Nick Easter is flattered to be touted as a future England captain but believes Steve Borthwick is the right man for the job.
Borthwick's place in England's starting XV has been thrown into doubt thanks to the emergence of powerful Northampton lock Courtney Lawes.
Martin Johnson has handed the captain's armband to Borthwick in all 14 of his matches since taking over as England head coach in 2008.
Nevertheless, Johnson declined to confirm last week whether Borthwick will captain the side for England's RBS Six Nations campaign, which kicks off against Wales on February 6 at Twickenham.
Harlequins number eight Easter has been mentioned as a possible alternative to Sarries captain Borthwick but he is happy to defer to the current incumbent.
"It is flattering that people think of you in that light but I would give Steve my backing for the captaincy," Easter told Press Association Sport.
"Steve is a tremendous captain. He brings so much intensity and professionalism to every training session.
"When he says something he isn't just saying it for the sake of it.
"He was under pressure in the autumn but we didn't have many players available. We just lost to New Zealand and beat Argentina in the last two games.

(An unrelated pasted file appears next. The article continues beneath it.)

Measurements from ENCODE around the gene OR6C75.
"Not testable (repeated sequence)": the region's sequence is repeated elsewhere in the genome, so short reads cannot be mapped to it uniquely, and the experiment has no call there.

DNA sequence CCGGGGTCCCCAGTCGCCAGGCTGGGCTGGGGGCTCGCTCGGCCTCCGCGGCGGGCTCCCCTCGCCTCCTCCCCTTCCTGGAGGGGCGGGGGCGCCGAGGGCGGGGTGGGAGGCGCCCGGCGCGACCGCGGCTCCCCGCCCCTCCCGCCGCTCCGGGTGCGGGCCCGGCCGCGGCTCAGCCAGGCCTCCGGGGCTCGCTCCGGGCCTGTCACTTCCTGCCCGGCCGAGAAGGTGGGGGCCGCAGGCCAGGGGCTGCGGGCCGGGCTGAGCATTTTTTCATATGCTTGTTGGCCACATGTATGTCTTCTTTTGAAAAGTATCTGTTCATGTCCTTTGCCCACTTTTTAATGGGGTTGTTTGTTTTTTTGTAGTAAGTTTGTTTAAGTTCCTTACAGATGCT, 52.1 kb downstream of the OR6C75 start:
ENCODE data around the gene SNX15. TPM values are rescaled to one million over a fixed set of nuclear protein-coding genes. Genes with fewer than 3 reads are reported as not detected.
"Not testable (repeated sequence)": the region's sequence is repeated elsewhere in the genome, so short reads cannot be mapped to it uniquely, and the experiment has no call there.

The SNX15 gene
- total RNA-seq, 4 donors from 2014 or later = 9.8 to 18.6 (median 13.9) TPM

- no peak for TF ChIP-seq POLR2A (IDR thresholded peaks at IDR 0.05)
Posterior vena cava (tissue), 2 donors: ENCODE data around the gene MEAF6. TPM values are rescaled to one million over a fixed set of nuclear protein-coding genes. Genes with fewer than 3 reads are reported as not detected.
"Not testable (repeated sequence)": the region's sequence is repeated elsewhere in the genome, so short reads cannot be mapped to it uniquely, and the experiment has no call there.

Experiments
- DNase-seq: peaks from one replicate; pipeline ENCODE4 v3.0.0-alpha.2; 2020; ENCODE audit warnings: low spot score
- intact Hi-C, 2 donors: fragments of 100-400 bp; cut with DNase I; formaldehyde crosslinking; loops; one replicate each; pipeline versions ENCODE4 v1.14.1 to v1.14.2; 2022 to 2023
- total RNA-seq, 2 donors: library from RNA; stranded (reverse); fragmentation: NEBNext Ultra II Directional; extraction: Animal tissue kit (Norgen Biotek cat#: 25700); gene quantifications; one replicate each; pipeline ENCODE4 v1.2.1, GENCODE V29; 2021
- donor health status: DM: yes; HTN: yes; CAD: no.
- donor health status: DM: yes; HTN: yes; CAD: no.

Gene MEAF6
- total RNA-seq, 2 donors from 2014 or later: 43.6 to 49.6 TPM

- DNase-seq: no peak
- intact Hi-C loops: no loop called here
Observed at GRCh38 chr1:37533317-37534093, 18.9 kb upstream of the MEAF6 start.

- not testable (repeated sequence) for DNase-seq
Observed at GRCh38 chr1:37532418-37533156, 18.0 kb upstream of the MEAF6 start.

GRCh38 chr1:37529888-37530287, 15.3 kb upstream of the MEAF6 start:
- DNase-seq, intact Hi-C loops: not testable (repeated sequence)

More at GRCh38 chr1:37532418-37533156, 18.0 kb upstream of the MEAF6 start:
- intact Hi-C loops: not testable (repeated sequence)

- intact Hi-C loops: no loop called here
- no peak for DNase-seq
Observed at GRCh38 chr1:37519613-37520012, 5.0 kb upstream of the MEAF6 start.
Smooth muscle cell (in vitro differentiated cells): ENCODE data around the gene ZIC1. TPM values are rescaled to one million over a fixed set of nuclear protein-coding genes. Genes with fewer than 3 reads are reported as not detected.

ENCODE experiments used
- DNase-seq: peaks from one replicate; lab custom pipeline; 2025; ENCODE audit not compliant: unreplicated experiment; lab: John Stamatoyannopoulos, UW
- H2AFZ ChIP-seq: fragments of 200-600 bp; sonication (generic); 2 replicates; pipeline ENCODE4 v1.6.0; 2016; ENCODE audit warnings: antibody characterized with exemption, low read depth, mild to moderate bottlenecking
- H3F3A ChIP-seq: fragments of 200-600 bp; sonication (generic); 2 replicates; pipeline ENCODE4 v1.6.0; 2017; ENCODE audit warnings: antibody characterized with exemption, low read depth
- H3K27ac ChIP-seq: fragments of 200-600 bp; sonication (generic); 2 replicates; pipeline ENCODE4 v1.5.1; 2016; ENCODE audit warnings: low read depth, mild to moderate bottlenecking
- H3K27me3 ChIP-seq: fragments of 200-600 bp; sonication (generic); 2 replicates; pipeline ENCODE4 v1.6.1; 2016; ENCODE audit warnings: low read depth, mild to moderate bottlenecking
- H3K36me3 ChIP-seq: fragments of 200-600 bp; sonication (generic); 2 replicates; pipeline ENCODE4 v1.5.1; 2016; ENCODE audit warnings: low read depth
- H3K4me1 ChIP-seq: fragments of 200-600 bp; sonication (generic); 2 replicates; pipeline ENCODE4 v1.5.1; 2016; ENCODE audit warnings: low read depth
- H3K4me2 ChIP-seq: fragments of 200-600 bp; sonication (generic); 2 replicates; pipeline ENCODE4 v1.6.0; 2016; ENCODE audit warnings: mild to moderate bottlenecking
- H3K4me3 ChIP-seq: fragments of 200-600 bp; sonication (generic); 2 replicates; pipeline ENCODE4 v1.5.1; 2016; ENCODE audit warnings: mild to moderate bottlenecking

"Steve played some of his best rugby for England in the last two games as well.
"He has been captaining Sarries well this season. They've been there or thereabouts at the top of the league and I think he's a natural leader."
Easter was sidelined with a calf injury for England's autumn Tests when Johnson's side struggled past Argentina and lost to New Zealand and Australia.
Johnson's options were severely restricted due to injury and Easter admits England have to start performing now Johnson has a full squad to pick from.
"The players and the management have this belief that now is the time to deliver," Easter said, at an event organised by Gatorade.
"There's not long to go to the World Cup now. It's just over 18 months away. This is a bona fide competition where results matter, it's outcome-driven and there's a trophy to play for which is ultimately what happens in a World Cup.
"It's not a knockout tournament but if we are to set standards and to be the world's best then we have to conquer our hemisphere first of all and we can only do that by winning the Six Nations.
"It will be mightily difficult but we can do it."